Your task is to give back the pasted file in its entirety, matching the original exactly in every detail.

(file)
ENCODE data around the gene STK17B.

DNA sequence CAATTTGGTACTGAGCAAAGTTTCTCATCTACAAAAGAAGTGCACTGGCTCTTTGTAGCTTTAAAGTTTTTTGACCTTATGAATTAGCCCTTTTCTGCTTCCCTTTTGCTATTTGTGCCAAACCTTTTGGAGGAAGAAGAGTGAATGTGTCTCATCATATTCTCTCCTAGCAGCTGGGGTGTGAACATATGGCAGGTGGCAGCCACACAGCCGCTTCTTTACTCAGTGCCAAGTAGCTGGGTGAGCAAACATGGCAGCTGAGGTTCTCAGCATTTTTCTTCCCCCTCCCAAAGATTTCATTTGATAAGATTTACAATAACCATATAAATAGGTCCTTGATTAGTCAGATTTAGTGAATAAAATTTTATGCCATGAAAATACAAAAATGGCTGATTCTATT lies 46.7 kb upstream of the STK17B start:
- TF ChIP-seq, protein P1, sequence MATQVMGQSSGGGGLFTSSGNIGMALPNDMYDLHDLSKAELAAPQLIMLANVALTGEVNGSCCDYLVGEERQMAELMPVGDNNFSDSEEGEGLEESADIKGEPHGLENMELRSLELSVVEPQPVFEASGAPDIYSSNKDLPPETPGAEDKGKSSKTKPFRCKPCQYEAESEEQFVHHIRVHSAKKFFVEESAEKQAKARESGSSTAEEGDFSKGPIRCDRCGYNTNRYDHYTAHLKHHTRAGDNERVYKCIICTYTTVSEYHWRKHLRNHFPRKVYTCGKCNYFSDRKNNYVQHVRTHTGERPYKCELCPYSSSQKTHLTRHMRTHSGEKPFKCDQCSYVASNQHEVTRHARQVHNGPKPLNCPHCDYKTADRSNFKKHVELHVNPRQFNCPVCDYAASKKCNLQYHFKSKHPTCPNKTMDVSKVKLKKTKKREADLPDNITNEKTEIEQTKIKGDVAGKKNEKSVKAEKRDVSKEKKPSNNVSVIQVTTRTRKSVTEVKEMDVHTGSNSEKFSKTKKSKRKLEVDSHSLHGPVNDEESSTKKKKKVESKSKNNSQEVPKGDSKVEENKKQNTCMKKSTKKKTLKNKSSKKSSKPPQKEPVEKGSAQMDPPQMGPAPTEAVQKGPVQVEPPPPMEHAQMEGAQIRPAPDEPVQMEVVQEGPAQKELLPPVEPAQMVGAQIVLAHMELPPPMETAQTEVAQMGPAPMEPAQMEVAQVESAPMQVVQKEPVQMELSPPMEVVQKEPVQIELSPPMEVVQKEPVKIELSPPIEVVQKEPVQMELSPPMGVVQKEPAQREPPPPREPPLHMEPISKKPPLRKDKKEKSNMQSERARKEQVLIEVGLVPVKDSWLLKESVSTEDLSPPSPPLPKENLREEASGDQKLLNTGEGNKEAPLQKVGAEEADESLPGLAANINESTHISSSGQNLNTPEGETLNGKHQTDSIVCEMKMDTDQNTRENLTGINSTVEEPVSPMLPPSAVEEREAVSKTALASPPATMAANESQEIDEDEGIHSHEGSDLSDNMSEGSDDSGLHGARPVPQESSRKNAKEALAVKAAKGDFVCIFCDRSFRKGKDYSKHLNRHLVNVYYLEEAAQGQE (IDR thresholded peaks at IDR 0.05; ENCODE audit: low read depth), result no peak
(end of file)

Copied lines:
ENCODE data around the gene STK17B.

DNA sequence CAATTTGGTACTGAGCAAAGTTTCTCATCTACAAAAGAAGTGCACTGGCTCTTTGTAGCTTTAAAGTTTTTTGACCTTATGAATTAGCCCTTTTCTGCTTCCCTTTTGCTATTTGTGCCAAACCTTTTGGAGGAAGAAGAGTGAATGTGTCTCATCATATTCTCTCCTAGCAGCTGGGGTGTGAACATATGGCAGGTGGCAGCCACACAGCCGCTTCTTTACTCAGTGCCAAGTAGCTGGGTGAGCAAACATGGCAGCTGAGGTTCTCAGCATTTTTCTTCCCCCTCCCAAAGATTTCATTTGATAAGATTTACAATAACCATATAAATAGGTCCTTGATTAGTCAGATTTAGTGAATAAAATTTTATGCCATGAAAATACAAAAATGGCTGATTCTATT lies 46.7 kb upstream of the STK17B start:
- TF ChIP-seq, protein P1, sequence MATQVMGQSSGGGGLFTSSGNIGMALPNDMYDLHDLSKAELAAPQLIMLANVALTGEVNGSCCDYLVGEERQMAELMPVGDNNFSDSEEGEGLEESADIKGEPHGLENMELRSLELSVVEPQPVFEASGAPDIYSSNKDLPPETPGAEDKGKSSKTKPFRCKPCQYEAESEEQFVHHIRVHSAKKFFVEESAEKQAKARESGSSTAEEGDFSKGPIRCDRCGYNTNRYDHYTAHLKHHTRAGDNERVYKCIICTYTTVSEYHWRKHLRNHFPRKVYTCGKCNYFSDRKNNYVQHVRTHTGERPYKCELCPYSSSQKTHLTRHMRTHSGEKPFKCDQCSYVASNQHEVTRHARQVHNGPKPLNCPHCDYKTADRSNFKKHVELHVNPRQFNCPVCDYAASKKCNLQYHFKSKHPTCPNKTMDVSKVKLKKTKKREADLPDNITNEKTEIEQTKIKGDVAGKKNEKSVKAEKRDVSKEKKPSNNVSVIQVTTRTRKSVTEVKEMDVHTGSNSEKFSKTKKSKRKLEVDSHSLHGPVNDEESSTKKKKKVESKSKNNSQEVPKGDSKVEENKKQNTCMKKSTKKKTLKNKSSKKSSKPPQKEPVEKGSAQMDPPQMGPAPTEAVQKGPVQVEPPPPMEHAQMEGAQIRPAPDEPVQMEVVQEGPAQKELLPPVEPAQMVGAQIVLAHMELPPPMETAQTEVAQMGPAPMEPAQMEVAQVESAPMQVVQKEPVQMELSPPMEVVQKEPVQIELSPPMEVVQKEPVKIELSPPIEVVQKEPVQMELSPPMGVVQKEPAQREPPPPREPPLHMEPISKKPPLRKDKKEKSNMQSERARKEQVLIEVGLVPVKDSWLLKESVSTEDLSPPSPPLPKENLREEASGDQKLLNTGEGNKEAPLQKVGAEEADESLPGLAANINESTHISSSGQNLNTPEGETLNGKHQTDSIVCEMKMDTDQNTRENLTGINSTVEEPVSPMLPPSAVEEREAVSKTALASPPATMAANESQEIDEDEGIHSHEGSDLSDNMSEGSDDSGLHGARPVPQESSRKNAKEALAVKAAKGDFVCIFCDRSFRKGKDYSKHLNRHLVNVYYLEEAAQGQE (IDR thresholded peaks at IDR 0.05; ENCODE audit: low read depth), result no peak